Much has been written about how to declutter. There are books, TV shows, and podcasts galore if this topic interests you. My two cents on this topic are: 1) communicate with your partner; and 2) consider a multi-pass approach.
Working with a partner means that you don’t have to answer the question, “where are those extra pair of earphones I had in this drawer?” That’s what happened to me when I took it upon myself to empty one of Beth’s nightstand drawers and erroneously threw away her extra earphones.
Sometimes, we get too excited about decluttering and make a unilateral decision to trash an item. So, if you want to avoid the “where is my ____?” moment, ask first!
My last word on the partner approach is this: involve your children. Both of our daughters are home and we’re giving them an opportunity to look through their things and our things, too.
Side note: last night, Beth tried on her wedding gown and Helen and Steph tried it on, too! Watching the three of them laugh and pose was joyous. I would never have predicted that either of them would do this willingly, but do it they did!
The Multi-Pass Approach
The multi-pass approach is something I discovered while thinning out my wardrobe for the RV trip.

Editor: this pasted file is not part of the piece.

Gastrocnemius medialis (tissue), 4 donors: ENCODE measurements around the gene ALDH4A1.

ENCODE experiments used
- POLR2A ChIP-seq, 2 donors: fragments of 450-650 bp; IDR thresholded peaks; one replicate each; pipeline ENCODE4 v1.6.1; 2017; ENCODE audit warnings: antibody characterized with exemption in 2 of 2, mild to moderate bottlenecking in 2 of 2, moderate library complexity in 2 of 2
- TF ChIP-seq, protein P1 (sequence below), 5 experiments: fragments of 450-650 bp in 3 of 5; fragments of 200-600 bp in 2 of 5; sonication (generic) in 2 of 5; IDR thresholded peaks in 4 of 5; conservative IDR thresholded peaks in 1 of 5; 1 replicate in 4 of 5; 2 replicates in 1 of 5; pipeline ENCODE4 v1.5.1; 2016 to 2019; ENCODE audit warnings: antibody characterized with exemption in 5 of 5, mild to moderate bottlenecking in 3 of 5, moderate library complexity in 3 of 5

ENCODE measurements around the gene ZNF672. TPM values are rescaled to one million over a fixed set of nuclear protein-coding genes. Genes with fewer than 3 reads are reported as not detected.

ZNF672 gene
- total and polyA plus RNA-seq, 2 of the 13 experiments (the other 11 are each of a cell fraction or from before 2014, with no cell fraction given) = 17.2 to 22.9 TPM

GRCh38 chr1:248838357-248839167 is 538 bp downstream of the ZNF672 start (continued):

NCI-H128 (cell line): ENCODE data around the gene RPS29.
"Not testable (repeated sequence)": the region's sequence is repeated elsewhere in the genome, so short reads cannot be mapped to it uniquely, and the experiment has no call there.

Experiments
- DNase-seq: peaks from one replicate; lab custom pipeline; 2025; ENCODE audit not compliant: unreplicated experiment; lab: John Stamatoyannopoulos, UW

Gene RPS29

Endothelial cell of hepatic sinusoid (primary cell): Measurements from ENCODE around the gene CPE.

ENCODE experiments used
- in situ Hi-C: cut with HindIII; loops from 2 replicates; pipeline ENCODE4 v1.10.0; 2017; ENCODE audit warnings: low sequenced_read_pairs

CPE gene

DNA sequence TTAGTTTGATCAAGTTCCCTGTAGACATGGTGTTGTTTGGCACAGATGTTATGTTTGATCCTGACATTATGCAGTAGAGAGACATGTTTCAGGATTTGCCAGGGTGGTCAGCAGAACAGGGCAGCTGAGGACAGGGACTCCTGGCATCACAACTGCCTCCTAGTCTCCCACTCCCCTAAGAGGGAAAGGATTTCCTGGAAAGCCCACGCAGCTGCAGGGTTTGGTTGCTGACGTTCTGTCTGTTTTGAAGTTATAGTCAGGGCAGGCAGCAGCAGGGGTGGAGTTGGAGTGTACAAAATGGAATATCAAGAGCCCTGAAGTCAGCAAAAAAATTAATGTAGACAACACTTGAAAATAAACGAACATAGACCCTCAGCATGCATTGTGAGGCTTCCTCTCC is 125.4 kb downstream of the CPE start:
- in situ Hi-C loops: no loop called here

For years, I’ve been observing what I don’t wear and donating these items to Goodwill. Unfortunately, I’ve been replacing those items and keeping my closet full. I’d empty a bucket and fill it up. This is not decluttering.
Since we made the decision to travel, I’ve taken a different approach. First, I went through my closets and drawers and donated a lot – just as in the past. Next, I took a second pass (a month or two later) and asked myself, “do I really need this?” Surprisingly, I ended up with another bag of clothes to donate. And yesterday I repeated the process. Once again, I was surprised to see a stack of clothes that were duplicates of other items. Do I really need two sweatshirts? Nope. Do I need twenty pairs of gym shorts? Nope. And do I ever wear these pajama bottoms? Uh uh.
Now that I know about this multi-pass technique, I’m excited to go back in and keep trying to pair down my wants from my needs. It’s not hard work, but it’s emotional.
First, I’m proud of the fact that I have three (out of six) empty drawers. I feel freer and I think it’s because I am beginning to understand that my possessions were weighing me down.
Secondly, I feel like I’m giving my children a gift. When we die, they won’t have to go through the arduous and emotional process of emptying a house full of mostly unneeded stuff. I’ve seen many a friend and relatives go through this painful, time-intensive process. Why would we do that to our children?